Geopolitics and pandemic uncertainty to dominate oil market in 2021
Oil prices, which are key to the public finances of many MENA states, have recovered somewhat since their abrupt slump earlier this year but experts are not optimistic they will regain the levels seen at the start of 2020
Uncertainty around vaccine timelines are haunting oil-producing countries, especially those in the Middle East, which continue to face the threat of geopolitical escalation. The volatile international sphere poses a unique and unpredictable set of challenges for the oil market, experts have said.
The decline in demand in the wake of the coronavirus pandemic caused commodity markets to suffer unprecedented falls this year.
In April, the price of West Texas Intermediate oil futures turned negative for the first time ever, as Brent crude dropped to $20 a barrel for the first time in decades. Between February and April, oil prices declined by 60%.
Prices have somewhat recovered, with Brent trading at $42.35 on Wednesday afternoon. The Institute of International Finance expects oil to average at $47 while the IMF expects prices to average at $46.70 — both far below where the market started 2020 at $66.
However, experts said that oil markets could only potentially return to pre-crisis demand levels in 2022-23, following the deployment of a coronavirus vaccine.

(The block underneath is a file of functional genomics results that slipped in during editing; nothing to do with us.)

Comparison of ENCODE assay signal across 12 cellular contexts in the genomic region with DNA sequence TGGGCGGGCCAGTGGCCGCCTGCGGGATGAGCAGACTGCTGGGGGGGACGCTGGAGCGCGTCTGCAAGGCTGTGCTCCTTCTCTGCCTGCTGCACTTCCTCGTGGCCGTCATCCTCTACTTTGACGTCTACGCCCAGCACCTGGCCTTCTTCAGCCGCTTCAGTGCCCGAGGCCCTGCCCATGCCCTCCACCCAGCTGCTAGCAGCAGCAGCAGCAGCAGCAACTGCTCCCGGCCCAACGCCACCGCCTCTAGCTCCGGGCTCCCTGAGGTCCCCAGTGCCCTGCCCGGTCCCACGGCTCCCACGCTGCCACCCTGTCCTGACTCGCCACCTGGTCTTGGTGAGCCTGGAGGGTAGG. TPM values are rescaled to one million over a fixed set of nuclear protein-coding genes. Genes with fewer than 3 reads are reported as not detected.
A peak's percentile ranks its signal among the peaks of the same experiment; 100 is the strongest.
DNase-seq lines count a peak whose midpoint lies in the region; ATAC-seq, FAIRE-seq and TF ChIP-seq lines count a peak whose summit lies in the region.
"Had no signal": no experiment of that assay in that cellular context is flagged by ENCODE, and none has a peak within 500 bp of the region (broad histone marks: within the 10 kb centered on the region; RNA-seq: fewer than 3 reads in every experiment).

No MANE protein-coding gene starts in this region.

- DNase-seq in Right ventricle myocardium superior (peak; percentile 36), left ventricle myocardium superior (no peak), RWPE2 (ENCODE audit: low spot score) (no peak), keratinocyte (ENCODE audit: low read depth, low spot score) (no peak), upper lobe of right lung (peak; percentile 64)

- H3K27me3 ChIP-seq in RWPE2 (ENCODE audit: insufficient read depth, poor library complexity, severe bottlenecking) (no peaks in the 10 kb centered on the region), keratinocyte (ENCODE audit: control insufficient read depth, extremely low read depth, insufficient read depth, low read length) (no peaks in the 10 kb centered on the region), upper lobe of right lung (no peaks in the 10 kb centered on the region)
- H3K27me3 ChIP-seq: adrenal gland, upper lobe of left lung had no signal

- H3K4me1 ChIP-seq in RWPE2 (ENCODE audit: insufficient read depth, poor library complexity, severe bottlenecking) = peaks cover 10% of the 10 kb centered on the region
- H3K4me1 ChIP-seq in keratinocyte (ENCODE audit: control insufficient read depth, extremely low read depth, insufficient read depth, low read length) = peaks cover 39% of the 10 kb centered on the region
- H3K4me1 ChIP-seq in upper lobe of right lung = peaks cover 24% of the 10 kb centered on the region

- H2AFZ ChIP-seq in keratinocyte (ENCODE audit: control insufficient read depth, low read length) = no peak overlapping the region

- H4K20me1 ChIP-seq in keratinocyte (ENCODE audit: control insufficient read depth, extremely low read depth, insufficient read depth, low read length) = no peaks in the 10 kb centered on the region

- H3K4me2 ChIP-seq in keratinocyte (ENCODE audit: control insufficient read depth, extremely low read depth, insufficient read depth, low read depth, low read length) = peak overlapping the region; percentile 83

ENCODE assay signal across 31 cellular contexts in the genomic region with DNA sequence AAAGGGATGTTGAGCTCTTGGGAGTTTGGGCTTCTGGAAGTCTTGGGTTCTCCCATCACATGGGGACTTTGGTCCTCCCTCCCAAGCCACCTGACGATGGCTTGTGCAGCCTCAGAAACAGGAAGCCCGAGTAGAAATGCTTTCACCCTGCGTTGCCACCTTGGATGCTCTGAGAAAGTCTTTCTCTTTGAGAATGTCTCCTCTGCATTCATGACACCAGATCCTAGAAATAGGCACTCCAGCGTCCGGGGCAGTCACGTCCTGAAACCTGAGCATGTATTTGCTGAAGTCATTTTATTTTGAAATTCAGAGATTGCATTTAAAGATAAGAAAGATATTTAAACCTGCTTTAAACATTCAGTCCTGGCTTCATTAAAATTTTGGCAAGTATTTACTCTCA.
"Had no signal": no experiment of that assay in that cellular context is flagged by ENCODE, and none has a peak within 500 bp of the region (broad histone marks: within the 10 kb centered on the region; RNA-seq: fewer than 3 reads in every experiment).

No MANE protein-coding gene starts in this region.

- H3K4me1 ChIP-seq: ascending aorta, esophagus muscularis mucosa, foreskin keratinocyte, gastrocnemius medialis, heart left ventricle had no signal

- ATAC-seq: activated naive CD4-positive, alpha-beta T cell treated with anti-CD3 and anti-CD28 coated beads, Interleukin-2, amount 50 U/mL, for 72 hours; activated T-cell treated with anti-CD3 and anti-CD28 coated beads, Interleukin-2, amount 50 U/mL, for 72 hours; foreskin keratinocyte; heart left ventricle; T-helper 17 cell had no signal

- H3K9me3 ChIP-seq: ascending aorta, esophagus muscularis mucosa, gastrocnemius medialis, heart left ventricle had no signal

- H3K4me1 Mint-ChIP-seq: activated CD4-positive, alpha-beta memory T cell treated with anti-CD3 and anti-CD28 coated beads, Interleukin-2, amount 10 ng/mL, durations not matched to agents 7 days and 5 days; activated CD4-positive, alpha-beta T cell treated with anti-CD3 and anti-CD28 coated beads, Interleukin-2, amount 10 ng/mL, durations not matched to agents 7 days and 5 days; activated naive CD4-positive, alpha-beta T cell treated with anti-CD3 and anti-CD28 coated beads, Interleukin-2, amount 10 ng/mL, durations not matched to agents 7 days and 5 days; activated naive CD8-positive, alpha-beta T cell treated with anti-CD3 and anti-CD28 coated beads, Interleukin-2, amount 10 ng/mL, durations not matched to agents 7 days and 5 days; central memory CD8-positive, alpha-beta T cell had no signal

“We expect Brent to average at $42 per barrel in 2020,” Garbis Iradian, chief economist, MENA, at the Institute of International Finance told GlobalMarkets. “Lower oil prices have raised additional challenges for MENA oil exporters in addition to the Covid-19 pandemic. The combination resulted in lower crude oil production [due to the Opec+ agreement] and major fiscal challenges.”
The oil market remains characterised by “elevated uncertainty”, owing to the pandemic, according to the IMF’s world economic report. It said risks were balanced, with escalating geopolitical events in the Middle East, faster containment of the pandemic and excessive cuts in oil investments the main upsides, and renewed slowdown in global economic activity and stronger oil production growth in non-Opec+ countries some of the downside risks.
But experts said geopolitical uncertainty and regional tensions will be key to the recovery of the oil market. The attack on Saudi Arabia’s Abqaiq oil facilities last fall had a sharp but short-lived impact on the oil market. As long as geopolitical tensions continue to simmer, particularly between Iran and Saudi Arabia, the oil market will vulnerable to devastating shocks.
“If the global economy has a beating heart, it is the Abqaiq processing facility. There are few things worse in terms of a single event for the global economy than a damaging attack on Abqaiq that Saudi Arabia could not fix,” said Robert McNally, president of the Rapidan Group.